With the election a little over a week away, the new White House outbreak spotlighted the administration’s failure to contain the pandemic as hospitalizations surge across much of the United States and daily new cases hit all-time highs.
The outbreak around Pence, who chairs the White House’s coronavirus task force, undermines the argument Trump has been making to voters that the country is “rounding the turn,” as the president put it at a rally Sunday in New Hampshire.
Further complicating Trump’s campaign-trail pitch was an extraordinary admission Sunday from White House Chief of Staff Mark Meadows that the administration had effectively given up on trying to slow the virus’s spread.
Democratic presidential nominee Joe Biden, who regularly wears a mask on the campaign trail and strictly adheres to social distancing guidelines, sought to capitalize on the remark.
“This wasn’t a slip by Meadows; it was a candid acknowledgment of what
PresidentTrump’s strategy has clearly been from the beginning of this crisis: to wave the white flag of defeat and hope that by ignoring it, the virus would simply go away,” Biden said in a statement. “It hasn’t, and it won’t.”
Some in the vice president’s office suggested that White House doctors should release a statement saying that Short was positive and that Pence was still okay to travel. But that idea was scuttled by Meadows and others, officials said.
Officials said the new list of those infected includes the vice president’s chief of staff, Marc Short; his top outside political adviser, Marty Obst; his personal aide Zach Bauer, known as a “body man,” who accompanies him throughout his day; and two other staff members.
Some White House aides said they did not want attention on the outbreak because it would highlight the pandemic in the final week of the campaign and raise questions about the administration’s handling of it.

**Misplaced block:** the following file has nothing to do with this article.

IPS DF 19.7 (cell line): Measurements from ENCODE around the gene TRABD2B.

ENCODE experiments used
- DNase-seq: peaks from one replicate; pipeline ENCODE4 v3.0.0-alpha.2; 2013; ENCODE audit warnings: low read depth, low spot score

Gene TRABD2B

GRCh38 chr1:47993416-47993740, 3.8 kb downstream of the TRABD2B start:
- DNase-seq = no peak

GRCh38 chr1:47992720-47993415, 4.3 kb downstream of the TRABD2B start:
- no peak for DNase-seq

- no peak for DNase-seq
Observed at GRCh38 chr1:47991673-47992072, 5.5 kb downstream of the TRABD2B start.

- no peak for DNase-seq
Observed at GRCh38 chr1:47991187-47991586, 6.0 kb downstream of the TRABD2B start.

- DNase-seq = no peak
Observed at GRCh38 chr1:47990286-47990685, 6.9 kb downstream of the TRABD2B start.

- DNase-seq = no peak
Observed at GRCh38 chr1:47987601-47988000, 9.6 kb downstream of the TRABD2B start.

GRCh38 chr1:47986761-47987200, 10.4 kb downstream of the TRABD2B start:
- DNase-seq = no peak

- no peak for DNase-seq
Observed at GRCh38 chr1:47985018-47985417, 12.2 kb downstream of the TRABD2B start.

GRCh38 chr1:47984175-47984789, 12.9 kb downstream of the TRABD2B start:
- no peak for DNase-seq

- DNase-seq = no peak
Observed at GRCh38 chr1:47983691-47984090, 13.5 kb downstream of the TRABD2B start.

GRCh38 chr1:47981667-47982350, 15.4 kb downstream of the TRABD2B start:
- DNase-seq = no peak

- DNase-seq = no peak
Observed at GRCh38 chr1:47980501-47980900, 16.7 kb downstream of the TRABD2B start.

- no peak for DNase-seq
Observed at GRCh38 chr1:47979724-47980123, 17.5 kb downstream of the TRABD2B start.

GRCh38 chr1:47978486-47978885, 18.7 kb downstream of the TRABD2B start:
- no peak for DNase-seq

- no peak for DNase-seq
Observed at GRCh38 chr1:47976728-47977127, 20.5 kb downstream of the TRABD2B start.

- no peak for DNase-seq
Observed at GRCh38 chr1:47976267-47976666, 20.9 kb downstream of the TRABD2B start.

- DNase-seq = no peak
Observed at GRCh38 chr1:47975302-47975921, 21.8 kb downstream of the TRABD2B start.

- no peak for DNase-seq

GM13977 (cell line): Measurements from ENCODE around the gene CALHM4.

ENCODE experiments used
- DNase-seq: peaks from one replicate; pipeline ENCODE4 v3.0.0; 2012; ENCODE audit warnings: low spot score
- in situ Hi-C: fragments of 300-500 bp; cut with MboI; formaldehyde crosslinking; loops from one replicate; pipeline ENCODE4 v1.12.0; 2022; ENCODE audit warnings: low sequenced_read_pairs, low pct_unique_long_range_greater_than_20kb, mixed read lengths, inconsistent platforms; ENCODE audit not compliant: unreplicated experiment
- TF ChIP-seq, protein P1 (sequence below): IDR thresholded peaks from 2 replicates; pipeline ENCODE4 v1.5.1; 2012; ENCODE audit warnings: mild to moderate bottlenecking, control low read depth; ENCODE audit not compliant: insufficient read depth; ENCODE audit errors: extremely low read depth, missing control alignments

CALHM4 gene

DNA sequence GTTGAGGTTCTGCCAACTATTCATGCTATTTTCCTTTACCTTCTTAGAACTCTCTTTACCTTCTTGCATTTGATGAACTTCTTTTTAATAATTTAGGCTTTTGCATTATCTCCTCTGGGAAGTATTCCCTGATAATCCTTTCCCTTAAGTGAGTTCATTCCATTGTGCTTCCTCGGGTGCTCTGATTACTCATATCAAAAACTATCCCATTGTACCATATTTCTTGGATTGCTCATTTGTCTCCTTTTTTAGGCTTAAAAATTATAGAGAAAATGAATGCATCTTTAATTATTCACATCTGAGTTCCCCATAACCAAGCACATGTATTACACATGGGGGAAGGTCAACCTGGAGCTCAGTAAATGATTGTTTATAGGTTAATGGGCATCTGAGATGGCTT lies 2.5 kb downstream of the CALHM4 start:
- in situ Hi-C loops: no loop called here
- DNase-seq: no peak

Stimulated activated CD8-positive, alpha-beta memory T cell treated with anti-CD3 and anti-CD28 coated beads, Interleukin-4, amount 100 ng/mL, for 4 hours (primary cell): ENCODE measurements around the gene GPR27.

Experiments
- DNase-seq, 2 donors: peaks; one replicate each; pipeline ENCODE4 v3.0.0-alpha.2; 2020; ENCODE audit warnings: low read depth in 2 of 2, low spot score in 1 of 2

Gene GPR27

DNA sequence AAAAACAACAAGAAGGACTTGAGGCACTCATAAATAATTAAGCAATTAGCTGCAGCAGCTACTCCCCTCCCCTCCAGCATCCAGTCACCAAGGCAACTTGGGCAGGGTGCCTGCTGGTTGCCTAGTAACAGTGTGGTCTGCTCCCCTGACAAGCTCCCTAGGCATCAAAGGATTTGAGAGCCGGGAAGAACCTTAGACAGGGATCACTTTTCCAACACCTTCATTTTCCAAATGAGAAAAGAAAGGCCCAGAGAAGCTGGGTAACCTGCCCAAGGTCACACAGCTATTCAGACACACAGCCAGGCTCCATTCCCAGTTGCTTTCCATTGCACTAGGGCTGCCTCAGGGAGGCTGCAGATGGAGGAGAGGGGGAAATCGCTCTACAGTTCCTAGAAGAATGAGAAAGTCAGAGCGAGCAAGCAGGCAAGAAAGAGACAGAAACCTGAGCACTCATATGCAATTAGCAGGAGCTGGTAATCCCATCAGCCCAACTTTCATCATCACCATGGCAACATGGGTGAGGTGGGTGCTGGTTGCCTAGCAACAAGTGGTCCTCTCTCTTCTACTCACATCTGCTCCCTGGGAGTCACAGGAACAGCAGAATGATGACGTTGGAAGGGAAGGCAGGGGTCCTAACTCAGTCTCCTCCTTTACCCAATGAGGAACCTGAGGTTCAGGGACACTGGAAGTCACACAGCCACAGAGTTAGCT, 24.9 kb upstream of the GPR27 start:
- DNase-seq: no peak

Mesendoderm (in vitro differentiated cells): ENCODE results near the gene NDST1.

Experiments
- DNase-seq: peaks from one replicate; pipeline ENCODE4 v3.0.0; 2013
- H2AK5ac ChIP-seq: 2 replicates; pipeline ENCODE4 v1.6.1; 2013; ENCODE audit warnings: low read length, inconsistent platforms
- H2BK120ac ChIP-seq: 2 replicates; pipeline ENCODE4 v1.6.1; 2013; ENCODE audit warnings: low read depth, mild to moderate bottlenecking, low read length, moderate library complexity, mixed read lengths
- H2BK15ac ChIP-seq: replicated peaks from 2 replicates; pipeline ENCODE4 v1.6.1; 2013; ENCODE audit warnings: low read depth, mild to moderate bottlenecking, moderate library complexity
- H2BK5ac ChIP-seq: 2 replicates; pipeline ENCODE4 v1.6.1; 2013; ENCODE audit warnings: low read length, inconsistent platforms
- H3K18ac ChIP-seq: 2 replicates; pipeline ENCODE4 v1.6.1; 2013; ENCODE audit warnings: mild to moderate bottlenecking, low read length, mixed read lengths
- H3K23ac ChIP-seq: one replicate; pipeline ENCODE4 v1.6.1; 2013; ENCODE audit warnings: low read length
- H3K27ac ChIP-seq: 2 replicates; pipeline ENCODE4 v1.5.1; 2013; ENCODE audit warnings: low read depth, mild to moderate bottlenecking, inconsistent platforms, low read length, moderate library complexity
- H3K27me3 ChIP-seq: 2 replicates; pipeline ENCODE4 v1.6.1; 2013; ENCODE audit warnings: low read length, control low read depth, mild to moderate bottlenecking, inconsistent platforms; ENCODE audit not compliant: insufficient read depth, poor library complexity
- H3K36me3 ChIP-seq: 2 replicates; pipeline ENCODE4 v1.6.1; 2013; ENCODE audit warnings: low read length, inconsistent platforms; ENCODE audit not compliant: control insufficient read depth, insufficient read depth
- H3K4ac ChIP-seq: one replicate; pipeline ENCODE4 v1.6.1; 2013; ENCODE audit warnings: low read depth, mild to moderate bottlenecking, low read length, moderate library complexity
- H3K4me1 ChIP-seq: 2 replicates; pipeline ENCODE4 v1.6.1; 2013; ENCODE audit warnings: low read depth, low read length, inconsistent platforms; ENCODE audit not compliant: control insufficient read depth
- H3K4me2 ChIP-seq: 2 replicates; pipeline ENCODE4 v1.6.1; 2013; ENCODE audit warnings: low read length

The vice president continued Sunday with his heavy travel schedule, flying to North Carolina for an evening rally in Kinston. He told aides that he was determined to keep up his appearances through the week despite his potential exposure, irrespective of guidelines, officials said. Some aides said they would have preferred tele-rallies because if the vice president is infected while on the road in the final days of the campaign, it is likely to become a major news story for several days.
On Monday, Pence is expected to visit the Capitol to preside over the Senate vote to confirm Judge Amy Coney Barrett to the Supreme Court.
Senate Minority Leader Charles E. Schumer (D-N.Y.) decried Pence’s plans to continue with his scheduled events. “God help us,” Schumer said in a speech Sunday on the Senate floor.
he Centers for Disease Control and Prevention recommends people stay home for 14 days following possible exposure and to socially distance at all times. The CDC allows an exemption for “critical infrastructure workers” who are not experiencing symptoms so long as they socially distance and cover their faces at all times.
When asked Sunday about Pence’s decision to continue campaigning in person despite the fresh outbreak among his team, Harris told reporters: “He should be following the guidelines. We’re doing it. I think we have modeled the right and good behavior, and they should take our lead.”
The latest outbreak underscored the absence of some basic health safety protocols at the White House and at Trump and Pence’s campaign events, where the two and their aides routinely flout CDC recommendations and state or local health guidelines. They do not wear masks with any regularity, nor do they practice social distancing. Aboard Air Force Two, where Pence and his team have spent considerable time in recent weeks jetting among campaign stops, officials often do not wear masks.
Meadows tried to keep details about the infections within Pence’s orbit under wraps and opposed the vice president’s office releasing such information, according to two officials. It was not until Saturday evening that Short and Obst’s infections were first reported by the media.
New coronavirus cases in the United States reached an all-time high on Friday and hospitalizations have soared, surpassing the mark set during the summer as cases spiked across the Sun Belt in particular.
Campaigning over the weekend, Trump tried to present an alternate reality. At a rally Sunday in Londonderry, N.H., Trump said the pandemic would soon end thanks to a potential vaccine, which he said was “going to be delivered fast.”
Trump also had hoped to divert attention from the pandemic in his final stretch of campaigning, though the new outbreak at the White House could upend that strategy.
At a rally Saturday in North Carolina — where scores of maskless attendees stood shoulder to shoulder — Trump played down the dangers of the virus and predicted that the news media would stop covering the pandemic after Election Day.